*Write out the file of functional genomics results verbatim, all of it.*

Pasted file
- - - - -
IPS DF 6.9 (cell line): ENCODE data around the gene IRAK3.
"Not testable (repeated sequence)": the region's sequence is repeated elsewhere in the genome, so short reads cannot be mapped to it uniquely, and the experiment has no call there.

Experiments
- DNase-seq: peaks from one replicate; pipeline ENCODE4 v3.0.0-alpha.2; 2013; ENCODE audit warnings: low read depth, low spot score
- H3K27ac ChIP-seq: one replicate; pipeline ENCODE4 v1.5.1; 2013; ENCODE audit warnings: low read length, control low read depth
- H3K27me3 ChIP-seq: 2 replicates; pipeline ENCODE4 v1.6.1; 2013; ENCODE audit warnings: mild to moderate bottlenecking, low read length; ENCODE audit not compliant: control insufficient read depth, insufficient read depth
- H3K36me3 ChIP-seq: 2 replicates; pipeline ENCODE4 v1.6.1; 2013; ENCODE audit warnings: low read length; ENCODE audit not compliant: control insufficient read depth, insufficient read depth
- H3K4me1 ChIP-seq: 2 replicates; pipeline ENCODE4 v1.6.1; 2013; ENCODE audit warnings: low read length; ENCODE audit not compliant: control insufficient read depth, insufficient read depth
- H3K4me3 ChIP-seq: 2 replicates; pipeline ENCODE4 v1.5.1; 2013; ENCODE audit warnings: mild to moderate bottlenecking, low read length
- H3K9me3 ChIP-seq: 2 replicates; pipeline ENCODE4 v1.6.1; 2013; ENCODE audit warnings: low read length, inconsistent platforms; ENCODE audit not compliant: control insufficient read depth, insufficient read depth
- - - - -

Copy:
IPS DF 6.9 (cell line): ENCODE data around the gene IRAK3.
"Not testable (repeated sequence)": the region's sequence is repeated elsewhere in the genome, so short reads cannot be mapped to it uniquely, and the experiment has no call there.

Experiments
- DNase-seq: peaks from one replicate; pipeline ENCODE4 v3.0.0-alpha.2; 2013; ENCODE audit warnings: low read depth, low spot score
- H3K27ac ChIP-seq: one replicate; pipeline ENCODE4 v1.5.1; 2013; ENCODE audit warnings: low read length, control low read depth
- H3K27me3 ChIP-seq: 2 replicates; pipeline ENCODE4 v1.6.1; 2013; ENCODE audit warnings: mild to moderate bottlenecking, low read length; ENCODE audit not compliant: control insufficient read depth, insufficient read depth
- H3K36me3 ChIP-seq: 2 replicates; pipeline ENCODE4 v1.6.1; 2013; ENCODE audit warnings: low read length; ENCODE audit not compliant: control insufficient read depth, insufficient read depth
- H3K4me1 ChIP-seq: 2 replicates; pipeline ENCODE4 v1.6.1; 2013; ENCODE audit warnings: low read length; ENCODE audit not compliant: control insufficient read depth, insufficient read depth
- H3K4me3 ChIP-seq: 2 replicates; pipeline ENCODE4 v1.5.1; 2013; ENCODE audit warnings: mild to moderate bottlenecking, low read length
- H3K9me3 ChIP-seq: 2 replicates; pipeline ENCODE4 v1.6.1; 2013; ENCODE audit warnings: low read length, inconsistent platforms; ENCODE audit not compliant: control insufficient read depth, insufficient read depth